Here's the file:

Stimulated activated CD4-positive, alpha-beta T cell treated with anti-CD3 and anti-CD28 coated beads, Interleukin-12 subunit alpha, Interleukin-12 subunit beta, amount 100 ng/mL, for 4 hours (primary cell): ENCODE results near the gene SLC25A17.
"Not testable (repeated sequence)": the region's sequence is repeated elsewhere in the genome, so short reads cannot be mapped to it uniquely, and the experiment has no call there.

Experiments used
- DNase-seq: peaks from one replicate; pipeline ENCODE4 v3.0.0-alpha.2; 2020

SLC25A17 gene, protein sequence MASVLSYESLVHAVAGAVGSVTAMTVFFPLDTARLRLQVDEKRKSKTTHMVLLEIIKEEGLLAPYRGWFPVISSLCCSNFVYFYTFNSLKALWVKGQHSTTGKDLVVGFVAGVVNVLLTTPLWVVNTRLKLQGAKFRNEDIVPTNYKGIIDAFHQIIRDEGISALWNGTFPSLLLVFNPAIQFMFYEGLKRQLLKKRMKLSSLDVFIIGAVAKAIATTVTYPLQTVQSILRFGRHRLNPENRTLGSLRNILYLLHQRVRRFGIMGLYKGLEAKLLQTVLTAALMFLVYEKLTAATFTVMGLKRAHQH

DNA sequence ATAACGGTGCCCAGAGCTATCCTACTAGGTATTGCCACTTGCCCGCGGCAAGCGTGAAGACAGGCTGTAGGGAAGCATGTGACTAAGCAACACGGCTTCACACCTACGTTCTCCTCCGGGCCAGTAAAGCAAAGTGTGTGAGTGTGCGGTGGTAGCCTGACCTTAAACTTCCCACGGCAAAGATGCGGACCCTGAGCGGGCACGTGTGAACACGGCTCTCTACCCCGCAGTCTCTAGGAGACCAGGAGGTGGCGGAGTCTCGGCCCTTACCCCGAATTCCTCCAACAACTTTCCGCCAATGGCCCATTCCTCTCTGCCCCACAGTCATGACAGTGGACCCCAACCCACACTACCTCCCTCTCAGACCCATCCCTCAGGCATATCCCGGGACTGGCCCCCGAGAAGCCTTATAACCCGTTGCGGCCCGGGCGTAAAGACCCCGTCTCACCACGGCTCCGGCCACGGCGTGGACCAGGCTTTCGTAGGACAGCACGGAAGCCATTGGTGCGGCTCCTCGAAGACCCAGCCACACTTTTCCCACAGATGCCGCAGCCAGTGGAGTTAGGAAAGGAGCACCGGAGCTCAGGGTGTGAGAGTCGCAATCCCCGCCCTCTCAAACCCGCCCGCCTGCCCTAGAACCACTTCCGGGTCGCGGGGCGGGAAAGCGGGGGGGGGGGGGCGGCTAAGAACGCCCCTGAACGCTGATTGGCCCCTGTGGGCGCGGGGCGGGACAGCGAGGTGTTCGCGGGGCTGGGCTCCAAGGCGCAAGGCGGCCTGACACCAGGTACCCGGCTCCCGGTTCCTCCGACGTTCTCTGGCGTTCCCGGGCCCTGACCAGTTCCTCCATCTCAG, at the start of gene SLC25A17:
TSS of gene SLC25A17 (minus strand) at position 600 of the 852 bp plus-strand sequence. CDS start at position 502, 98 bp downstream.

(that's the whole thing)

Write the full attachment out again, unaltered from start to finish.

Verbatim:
Stimulated activated CD4-positive, alpha-beta T cell treated with anti-CD3 and anti-CD28 coated beads, Interleukin-12 subunit alpha, Interleukin-12 subunit beta, amount 100 ng/mL, for 4 hours (primary cell): ENCODE results near the gene SLC25A17.
"Not testable (repeated sequence)": the region's sequence is repeated elsewhere in the genome, so short reads cannot be mapped to it uniquely, and the experiment has no call there.

Experiments used
- DNase-seq: peaks from one replicate; pipeline ENCODE4 v3.0.0-alpha.2; 2020

SLC25A17 gene, protein sequence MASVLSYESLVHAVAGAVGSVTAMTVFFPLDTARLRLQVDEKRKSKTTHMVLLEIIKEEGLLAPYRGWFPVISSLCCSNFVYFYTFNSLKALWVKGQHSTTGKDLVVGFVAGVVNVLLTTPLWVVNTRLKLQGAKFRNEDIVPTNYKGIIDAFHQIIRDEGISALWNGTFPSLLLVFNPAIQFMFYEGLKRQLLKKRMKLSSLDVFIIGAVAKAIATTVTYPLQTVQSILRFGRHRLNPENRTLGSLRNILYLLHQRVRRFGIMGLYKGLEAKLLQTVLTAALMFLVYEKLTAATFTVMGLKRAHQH

DNA sequence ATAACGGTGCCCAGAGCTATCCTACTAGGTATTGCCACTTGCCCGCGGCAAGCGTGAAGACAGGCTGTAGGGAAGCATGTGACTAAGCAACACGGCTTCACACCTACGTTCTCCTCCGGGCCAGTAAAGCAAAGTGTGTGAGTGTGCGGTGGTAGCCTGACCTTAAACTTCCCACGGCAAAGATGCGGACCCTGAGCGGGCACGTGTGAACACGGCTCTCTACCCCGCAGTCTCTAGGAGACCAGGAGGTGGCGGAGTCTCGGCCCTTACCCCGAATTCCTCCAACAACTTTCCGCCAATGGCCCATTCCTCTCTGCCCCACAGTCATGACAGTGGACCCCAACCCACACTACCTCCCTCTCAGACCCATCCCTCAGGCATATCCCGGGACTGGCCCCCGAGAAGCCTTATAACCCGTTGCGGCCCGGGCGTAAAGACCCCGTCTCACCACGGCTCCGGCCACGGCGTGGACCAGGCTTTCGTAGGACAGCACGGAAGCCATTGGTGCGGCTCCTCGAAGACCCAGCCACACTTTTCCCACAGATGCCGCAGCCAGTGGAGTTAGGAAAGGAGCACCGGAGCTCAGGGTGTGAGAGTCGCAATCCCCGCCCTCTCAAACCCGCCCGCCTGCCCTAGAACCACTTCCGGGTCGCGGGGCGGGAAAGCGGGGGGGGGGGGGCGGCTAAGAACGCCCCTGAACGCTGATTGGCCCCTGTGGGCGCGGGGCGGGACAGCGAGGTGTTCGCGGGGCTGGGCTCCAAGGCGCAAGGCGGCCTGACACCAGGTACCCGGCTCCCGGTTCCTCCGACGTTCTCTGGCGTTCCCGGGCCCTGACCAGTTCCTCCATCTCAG, at the start of gene SLC25A17:
TSS of gene SLC25A17 (minus strand) at position 600 of the 852 bp plus-strand sequence. CDS start at position 502, 98 bp downstream.